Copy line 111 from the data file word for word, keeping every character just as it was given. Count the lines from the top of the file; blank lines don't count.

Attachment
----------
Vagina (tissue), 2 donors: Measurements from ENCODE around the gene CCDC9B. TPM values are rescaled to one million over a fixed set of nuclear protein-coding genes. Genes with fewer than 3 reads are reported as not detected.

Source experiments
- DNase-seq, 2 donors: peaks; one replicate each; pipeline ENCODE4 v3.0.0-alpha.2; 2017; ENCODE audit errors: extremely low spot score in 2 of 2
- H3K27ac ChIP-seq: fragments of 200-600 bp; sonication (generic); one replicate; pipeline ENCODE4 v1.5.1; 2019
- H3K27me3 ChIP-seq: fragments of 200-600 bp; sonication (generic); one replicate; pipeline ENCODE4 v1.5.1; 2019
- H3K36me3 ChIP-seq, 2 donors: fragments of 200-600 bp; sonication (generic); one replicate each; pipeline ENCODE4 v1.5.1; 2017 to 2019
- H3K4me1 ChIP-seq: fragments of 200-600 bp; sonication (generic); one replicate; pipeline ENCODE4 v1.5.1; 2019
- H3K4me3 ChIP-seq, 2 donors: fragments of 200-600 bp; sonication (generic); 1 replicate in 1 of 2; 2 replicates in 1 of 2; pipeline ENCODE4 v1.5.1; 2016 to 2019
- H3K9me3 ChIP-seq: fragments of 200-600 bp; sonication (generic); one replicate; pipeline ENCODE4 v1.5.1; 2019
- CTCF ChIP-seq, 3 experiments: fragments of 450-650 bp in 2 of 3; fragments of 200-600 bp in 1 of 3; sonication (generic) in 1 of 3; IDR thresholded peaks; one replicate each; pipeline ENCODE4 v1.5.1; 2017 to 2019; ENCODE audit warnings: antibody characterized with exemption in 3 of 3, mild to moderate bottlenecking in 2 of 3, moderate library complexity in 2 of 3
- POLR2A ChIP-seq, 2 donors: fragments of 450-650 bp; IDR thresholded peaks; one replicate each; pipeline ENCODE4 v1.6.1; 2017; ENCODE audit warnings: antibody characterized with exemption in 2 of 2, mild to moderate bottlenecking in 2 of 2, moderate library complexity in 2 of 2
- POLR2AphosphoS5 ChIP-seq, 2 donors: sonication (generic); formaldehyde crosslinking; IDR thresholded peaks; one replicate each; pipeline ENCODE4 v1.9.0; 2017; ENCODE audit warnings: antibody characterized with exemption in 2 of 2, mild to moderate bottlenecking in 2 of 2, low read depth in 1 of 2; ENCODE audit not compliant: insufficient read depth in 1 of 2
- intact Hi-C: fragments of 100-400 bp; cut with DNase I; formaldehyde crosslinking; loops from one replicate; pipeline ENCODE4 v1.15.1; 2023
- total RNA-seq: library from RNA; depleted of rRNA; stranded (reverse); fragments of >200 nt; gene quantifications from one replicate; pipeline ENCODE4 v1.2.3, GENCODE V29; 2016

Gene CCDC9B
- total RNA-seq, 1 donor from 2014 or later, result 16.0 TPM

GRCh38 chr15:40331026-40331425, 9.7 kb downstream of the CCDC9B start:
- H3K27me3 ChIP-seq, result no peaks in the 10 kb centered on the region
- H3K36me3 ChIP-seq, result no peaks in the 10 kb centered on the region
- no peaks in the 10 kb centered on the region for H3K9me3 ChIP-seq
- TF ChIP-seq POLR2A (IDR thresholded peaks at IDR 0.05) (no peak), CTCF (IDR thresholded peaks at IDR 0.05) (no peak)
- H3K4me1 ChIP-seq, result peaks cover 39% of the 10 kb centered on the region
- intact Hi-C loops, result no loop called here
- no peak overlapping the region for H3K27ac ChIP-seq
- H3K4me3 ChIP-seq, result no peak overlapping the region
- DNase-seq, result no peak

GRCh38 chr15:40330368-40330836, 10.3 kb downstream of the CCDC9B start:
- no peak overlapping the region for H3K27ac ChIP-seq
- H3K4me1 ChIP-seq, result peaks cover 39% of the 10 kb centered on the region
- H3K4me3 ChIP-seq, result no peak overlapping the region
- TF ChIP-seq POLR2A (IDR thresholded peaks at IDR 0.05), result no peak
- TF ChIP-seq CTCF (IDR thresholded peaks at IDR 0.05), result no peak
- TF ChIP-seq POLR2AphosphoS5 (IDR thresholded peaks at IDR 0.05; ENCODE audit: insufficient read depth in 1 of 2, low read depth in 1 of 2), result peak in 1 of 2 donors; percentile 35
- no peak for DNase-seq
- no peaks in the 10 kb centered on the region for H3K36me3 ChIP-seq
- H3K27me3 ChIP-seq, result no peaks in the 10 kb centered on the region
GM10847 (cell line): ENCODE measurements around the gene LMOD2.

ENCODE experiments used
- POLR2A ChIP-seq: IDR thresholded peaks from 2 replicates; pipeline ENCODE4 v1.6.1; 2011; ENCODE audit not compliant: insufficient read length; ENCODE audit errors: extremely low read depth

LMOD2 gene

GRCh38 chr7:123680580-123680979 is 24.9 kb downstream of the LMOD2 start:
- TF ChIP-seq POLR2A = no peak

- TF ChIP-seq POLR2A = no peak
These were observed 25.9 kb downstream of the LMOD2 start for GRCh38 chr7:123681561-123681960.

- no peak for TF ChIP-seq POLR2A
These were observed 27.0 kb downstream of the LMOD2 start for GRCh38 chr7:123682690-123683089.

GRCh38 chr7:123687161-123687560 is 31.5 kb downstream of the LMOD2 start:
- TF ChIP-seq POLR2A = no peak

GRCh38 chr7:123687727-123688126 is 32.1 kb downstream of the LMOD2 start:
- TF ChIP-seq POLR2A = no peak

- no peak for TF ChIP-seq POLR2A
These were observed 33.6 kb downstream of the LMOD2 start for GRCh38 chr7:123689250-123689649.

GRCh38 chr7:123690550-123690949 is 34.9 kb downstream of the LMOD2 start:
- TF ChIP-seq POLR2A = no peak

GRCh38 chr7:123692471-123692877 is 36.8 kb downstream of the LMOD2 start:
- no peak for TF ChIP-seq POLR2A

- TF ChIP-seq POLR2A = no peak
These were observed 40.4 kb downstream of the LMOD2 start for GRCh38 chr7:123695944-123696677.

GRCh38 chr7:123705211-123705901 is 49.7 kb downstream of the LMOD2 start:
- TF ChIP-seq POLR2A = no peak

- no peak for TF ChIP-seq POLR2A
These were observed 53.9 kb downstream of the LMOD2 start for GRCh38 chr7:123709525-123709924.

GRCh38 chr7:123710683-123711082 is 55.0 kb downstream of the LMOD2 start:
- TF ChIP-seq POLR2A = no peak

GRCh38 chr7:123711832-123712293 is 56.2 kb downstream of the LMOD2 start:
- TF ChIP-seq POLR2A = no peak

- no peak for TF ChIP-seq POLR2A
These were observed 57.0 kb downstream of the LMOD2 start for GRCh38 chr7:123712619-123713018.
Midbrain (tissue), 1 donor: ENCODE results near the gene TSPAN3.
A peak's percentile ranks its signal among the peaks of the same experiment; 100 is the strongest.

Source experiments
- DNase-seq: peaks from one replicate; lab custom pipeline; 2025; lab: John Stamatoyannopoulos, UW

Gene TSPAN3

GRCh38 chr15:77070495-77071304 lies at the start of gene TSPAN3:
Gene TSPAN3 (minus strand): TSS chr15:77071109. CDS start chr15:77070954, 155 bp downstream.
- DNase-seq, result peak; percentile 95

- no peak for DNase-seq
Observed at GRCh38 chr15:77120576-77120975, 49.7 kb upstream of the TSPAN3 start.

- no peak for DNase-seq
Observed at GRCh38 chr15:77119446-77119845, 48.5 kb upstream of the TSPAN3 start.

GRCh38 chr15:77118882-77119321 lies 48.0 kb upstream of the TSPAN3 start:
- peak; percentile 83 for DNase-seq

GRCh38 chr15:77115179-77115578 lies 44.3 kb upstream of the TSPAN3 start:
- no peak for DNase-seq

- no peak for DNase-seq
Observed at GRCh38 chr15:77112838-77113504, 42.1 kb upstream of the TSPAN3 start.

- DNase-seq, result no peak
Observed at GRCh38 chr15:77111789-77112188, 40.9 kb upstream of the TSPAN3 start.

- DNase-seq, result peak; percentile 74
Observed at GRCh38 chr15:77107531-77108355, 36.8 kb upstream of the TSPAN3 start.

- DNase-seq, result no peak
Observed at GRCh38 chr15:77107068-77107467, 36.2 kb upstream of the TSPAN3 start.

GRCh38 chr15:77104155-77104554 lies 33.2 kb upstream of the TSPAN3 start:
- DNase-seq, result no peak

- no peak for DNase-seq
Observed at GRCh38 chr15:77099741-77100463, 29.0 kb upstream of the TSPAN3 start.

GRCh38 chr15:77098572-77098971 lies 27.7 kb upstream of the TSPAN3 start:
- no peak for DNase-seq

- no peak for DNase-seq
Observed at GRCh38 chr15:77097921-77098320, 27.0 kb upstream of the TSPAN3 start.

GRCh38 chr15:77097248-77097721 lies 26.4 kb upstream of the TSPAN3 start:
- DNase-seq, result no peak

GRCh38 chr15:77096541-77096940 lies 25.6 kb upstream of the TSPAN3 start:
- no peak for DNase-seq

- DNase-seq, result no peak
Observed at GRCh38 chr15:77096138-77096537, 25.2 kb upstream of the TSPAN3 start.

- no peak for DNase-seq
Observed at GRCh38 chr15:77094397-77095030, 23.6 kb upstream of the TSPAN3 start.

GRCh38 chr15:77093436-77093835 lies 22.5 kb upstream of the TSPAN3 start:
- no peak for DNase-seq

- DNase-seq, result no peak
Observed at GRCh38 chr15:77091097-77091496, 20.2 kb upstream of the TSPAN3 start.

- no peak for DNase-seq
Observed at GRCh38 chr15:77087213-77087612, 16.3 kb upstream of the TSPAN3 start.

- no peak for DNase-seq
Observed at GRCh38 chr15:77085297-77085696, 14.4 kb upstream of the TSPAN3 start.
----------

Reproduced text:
- DNase-seq, result no peak